Kintsugi Mug: How to Repair a Coffee Mug With Kintsugi Kintsugi Mug: How to Repair a Coffee Mug With Kintsugi

Kintsugi Mug: How to Repair a Coffee Mug With Kintsugi

Kintsugi Mug: How to Repair a Coffee Mug With Kintsugi Kintsugi Mug: How to Repair a Coffee Mug With Kintsugi

Kintsugi: How to Repair Your Coffee Mug With Gold

“We came into a broken world. And we're the cleanup crew.” - Kanye West

It’s something that no one wants to face…

I dropped and broke my favourite mug.  

There I was.

Relaxing one Saturday afternoon. Feet up. Sipping a chuck back cappuccino with my favourite mug:

The Reindeer.

A beautifully designed and all-round unique mug by Sami Rinne Design.

And, well you can guess the next part.

It fell to the floor and smashed all over my stone floor. However, here’s the thing. I wasn’t overly upset. I was actually secretly excited.

Why!?” I hear you cry.

See, here’s the thing:

I knew that this mug’s life wasn’t over. Far from it. It’s only going to get better. It's going to become a Kintsugi mug. And that’s where I want to introduce you to Kintsugi (also know as Kintsukori) comes in.

Now before I go any further let’s first establish what Kintsugi (Kintsukori is):

What Does Kintsukori mean?

“Kintsukuroi (“golden mend”) is the Japanese art of mending broken pottery using lacquer resin laced with gold or silver. As well as a nifty form of repair, kintsukuroi has a deeper philosophical significance.” - Becoming Who You Are

So, sure.

It would be easy for me to just buy another new mug.

But, why would I? When I know a little wear and tear (i.e full on breakages) adds to the history and character of my mug. (Plus, I love practicing Kintsugi).

So follow along and learn how to repair your mug with gold.

Basically, Kintsugi combines both philosophy (appreciating imperfection) as well as practicality (mending broken pottery). Kintsugi allows you to mock up a resin (typically in Gold, but you can get them in Silver too) to paste the broken parts back together.

For this.

All you will need is a Kintsugi kit.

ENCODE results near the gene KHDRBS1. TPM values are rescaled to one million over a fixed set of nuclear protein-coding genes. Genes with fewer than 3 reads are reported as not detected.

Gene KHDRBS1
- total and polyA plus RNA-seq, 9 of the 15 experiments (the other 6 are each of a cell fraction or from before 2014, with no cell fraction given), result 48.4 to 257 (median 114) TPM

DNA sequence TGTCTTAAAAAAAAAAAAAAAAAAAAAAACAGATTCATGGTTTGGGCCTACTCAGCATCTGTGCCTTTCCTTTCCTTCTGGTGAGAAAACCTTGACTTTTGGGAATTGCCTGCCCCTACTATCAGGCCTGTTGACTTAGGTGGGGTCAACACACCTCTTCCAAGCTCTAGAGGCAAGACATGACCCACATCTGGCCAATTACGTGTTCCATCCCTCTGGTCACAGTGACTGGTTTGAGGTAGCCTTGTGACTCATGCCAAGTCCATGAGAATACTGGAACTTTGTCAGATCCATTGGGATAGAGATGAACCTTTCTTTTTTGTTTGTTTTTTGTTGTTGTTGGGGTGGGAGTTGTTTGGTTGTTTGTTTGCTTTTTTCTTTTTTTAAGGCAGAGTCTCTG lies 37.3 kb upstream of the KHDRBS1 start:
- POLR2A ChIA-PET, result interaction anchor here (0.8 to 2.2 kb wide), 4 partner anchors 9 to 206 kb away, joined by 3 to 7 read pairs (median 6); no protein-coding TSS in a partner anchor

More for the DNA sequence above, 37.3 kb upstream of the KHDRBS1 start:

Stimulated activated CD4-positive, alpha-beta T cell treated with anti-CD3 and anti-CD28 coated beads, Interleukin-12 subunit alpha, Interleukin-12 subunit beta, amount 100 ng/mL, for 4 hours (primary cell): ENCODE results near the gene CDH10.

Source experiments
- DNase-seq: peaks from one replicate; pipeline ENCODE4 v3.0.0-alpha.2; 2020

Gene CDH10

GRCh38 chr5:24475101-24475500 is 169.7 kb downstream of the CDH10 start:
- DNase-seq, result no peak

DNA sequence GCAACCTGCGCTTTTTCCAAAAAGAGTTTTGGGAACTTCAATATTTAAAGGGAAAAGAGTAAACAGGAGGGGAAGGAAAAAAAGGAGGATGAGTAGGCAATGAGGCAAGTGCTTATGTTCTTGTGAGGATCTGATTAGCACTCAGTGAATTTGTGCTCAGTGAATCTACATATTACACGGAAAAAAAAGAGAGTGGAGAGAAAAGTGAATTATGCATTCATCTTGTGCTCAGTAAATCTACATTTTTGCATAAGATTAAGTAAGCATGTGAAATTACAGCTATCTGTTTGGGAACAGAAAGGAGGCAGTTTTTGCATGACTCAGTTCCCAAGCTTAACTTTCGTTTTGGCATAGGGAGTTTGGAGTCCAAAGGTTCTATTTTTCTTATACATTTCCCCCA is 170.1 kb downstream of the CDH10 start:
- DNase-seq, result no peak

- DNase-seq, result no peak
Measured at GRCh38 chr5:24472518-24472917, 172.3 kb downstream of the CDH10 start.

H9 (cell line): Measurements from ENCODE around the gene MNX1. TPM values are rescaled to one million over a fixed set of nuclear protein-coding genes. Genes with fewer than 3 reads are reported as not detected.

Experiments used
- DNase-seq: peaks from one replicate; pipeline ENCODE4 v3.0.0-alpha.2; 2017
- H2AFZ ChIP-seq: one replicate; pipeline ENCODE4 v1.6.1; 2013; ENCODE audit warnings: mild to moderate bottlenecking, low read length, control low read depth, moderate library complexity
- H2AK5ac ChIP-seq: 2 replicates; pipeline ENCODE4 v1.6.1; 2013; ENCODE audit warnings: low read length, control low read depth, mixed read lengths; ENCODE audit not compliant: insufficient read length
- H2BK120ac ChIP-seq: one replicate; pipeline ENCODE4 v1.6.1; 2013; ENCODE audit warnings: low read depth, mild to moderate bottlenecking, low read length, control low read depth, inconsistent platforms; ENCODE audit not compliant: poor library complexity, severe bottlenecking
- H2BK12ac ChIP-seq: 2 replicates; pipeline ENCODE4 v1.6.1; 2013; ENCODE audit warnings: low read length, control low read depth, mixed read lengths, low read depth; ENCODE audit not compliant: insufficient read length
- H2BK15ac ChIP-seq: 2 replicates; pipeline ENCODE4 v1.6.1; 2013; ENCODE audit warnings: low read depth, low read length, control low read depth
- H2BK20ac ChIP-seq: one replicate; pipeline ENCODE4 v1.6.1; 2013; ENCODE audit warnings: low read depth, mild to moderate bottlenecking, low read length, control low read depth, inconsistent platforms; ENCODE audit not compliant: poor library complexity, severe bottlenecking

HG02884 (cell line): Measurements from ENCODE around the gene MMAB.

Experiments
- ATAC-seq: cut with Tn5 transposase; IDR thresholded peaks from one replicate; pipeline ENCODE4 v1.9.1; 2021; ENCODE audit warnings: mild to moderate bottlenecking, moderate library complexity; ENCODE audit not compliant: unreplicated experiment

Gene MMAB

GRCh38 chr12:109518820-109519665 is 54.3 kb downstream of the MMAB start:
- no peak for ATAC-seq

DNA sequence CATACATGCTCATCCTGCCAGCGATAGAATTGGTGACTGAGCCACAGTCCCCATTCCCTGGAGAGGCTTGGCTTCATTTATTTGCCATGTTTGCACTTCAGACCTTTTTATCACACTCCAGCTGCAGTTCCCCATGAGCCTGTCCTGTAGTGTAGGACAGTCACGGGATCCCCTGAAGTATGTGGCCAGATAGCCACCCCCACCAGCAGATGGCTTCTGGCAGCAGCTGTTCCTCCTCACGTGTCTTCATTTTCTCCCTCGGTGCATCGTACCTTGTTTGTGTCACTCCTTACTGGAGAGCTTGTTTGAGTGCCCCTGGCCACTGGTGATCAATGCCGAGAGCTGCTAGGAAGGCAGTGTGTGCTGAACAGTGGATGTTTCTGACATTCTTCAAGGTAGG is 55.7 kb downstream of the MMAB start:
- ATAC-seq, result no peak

This kit basically comes with everything you need for what I’m about to show you next (with step by step instructions - it does come with its own user instruction manual too, that I definitely recommend you give a read).

Step One

Order and get the kit in front of you.

Open it up and have everything you need. You’re going to need a clear open area.

And you’re going to need your favourite mug in front of you (or any other piece of pottery you have broken - that you would like mending).

Plus, make sure to have some protective gloves on too.

Step Two

We’re not reaching for the kit quite yet.

Firstly, start to piece back together with your broken ceramics.

If you have got just two pieces - this is obviously a much easier task than those who have ten. It also helps if they are quite reasonably sized chunks.

It gets a bit harder the smaller the pieces are.

Step Three

Get hold of some epoxy and pour it out onto a clean area, then with the mixing stick provided you want to be mixing some of the powder together.

This will either be gold or silver, depending on the option you opted for.

Mix this well to have a good even complexion throughout the epoxy.

Step Four

Now, time for application.

Pick up the mixing stick with a bit of the mixture on and start to apply it to the broken edges of your first chosen piece.

Note: you will have seen a brush as well.

Use the brush if you want to create a smoother finish rather than a rustic one. Then apply the two pieces together.

Step Five

You want to start to wait for the epoxy to get somewhat sticky. This doesn’t take long, so you are going to have to move with haste.
Then wait for a few minutes but before the two broken pieces are fixed together solidly.

The more you apply, generally the longer you’re going to have to wait to some extent.

Step Six

It might not be perfectly smooth right across.

If that's the case, get a hold of your brush and start to touch up areas where you see fit. Usually where you have run out somewhat halfway through.

Step Seven

Now it is a simple case of rinse and repeat.

Once, you have fixed one piece.

Reach for the next.

And the next.

Then before you know it, you have entirely mended your mug again.

It now looks better than before.

Now once, you’ve got to grips with it.

You might develop a similar urge to myself. And start to purposefully let things… drop to the floor. It might have happened to this plate too.